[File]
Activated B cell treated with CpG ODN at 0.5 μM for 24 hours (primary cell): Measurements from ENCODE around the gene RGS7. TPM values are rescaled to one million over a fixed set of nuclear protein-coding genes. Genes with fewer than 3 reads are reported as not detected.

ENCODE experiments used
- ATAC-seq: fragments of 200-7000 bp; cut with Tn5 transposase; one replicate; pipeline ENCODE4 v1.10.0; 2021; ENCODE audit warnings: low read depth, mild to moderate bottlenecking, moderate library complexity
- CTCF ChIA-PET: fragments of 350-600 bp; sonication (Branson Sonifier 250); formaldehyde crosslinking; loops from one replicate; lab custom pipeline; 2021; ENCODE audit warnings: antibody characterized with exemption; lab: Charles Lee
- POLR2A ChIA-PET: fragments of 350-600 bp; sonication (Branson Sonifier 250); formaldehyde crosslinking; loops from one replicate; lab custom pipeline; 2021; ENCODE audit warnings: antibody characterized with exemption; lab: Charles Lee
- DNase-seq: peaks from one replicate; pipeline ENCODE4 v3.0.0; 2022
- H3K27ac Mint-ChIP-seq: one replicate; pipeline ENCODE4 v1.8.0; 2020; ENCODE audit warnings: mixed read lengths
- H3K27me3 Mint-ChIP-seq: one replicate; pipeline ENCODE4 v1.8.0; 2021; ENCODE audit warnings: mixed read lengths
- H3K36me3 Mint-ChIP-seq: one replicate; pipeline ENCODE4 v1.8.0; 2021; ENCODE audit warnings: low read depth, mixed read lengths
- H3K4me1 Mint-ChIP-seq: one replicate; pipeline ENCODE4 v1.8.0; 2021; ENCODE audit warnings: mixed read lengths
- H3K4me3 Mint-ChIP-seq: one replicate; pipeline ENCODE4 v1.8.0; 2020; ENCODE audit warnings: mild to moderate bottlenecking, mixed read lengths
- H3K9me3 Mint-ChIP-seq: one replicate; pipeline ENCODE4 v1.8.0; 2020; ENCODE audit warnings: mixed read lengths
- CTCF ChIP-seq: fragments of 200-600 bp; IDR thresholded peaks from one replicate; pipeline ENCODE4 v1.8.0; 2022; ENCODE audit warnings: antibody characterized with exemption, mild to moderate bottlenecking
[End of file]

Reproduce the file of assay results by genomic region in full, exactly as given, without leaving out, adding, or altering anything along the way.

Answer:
Activated B cell treated with CpG ODN at 0.5 μM for 24 hours (primary cell): Measurements from ENCODE around the gene RGS7. TPM values are rescaled to one million over a fixed set of nuclear protein-coding genes. Genes with fewer than 3 reads are reported as not detected.

ENCODE experiments used
- ATAC-seq: fragments of 200-7000 bp; cut with Tn5 transposase; one replicate; pipeline ENCODE4 v1.10.0; 2021; ENCODE audit warnings: low read depth, mild to moderate bottlenecking, moderate library complexity
- CTCF ChIA-PET: fragments of 350-600 bp; sonication (Branson Sonifier 250); formaldehyde crosslinking; loops from one replicate; lab custom pipeline; 2021; ENCODE audit warnings: antibody characterized with exemption; lab: Charles Lee
- POLR2A ChIA-PET: fragments of 350-600 bp; sonication (Branson Sonifier 250); formaldehyde crosslinking; loops from one replicate; lab custom pipeline; 2021; ENCODE audit warnings: antibody characterized with exemption; lab: Charles Lee
- DNase-seq: peaks from one replicate; pipeline ENCODE4 v3.0.0; 2022
- H3K27ac Mint-ChIP-seq: one replicate; pipeline ENCODE4 v1.8.0; 2020; ENCODE audit warnings: mixed read lengths
- H3K27me3 Mint-ChIP-seq: one replicate; pipeline ENCODE4 v1.8.0; 2021; ENCODE audit warnings: mixed read lengths
- H3K36me3 Mint-ChIP-seq: one replicate; pipeline ENCODE4 v1.8.0; 2021; ENCODE audit warnings: low read depth, mixed read lengths
- H3K4me1 Mint-ChIP-seq: one replicate; pipeline ENCODE4 v1.8.0; 2021; ENCODE audit warnings: mixed read lengths
- H3K4me3 Mint-ChIP-seq: one replicate; pipeline ENCODE4 v1.8.0; 2020; ENCODE audit warnings: mild to moderate bottlenecking, mixed read lengths
- H3K9me3 Mint-ChIP-seq: one replicate; pipeline ENCODE4 v1.8.0; 2020; ENCODE audit warnings: mixed read lengths
- CTCF ChIP-seq: fragments of 200-600 bp; IDR thresholded peaks from one replicate; pipeline ENCODE4 v1.8.0; 2022; ENCODE audit warnings: antibody characterized with exemption, mild to moderate bottlenecking